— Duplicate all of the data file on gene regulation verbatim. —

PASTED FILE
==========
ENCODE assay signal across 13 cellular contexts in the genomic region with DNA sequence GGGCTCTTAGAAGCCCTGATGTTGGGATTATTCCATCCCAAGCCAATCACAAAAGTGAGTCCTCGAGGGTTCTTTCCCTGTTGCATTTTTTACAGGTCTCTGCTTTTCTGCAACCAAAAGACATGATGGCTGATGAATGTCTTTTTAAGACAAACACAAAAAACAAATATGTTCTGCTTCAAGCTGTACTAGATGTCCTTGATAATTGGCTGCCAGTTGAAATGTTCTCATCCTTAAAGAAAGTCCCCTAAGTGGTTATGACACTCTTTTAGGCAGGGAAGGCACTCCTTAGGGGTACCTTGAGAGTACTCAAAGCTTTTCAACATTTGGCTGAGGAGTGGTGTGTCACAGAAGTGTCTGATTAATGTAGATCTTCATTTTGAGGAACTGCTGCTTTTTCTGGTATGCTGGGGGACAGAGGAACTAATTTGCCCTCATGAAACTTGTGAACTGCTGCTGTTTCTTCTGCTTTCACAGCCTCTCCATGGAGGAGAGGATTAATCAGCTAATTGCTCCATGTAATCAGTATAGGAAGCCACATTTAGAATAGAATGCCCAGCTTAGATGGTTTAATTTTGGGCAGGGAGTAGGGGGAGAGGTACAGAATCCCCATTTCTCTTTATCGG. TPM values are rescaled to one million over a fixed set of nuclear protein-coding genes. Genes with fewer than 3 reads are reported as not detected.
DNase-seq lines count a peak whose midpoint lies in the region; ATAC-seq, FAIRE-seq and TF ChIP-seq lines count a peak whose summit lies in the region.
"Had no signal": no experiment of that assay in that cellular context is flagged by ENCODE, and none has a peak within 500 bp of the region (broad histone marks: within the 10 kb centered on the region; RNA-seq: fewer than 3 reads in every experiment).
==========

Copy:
ENCODE assay signal across 13 cellular contexts in the genomic region with DNA sequence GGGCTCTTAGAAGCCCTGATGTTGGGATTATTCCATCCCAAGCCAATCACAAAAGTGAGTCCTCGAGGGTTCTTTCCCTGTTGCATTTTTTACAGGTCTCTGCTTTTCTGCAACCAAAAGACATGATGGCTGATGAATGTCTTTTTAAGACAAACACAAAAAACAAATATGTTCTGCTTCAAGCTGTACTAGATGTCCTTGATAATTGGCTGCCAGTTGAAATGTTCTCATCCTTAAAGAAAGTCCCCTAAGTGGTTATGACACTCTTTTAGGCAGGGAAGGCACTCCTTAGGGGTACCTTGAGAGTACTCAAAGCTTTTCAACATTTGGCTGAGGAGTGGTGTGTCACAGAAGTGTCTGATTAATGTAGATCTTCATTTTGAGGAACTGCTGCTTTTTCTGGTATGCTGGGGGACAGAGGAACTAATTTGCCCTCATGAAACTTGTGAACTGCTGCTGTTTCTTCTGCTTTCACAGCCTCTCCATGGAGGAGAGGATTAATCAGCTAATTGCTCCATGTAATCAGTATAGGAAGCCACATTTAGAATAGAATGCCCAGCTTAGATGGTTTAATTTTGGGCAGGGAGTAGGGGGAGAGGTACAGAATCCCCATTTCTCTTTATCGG. TPM values are rescaled to one million over a fixed set of nuclear protein-coding genes. Genes with fewer than 3 reads are reported as not detected.
DNase-seq lines count a peak whose midpoint lies in the region; ATAC-seq, FAIRE-seq and TF ChIP-seq lines count a peak whose summit lies in the region.
"Had no signal": no experiment of that assay in that cellular context is flagged by ENCODE, and none has a peak within 500 bp of the region (broad histone marks: within the 10 kb centered on the region; RNA-seq: fewer than 3 reads in every experiment).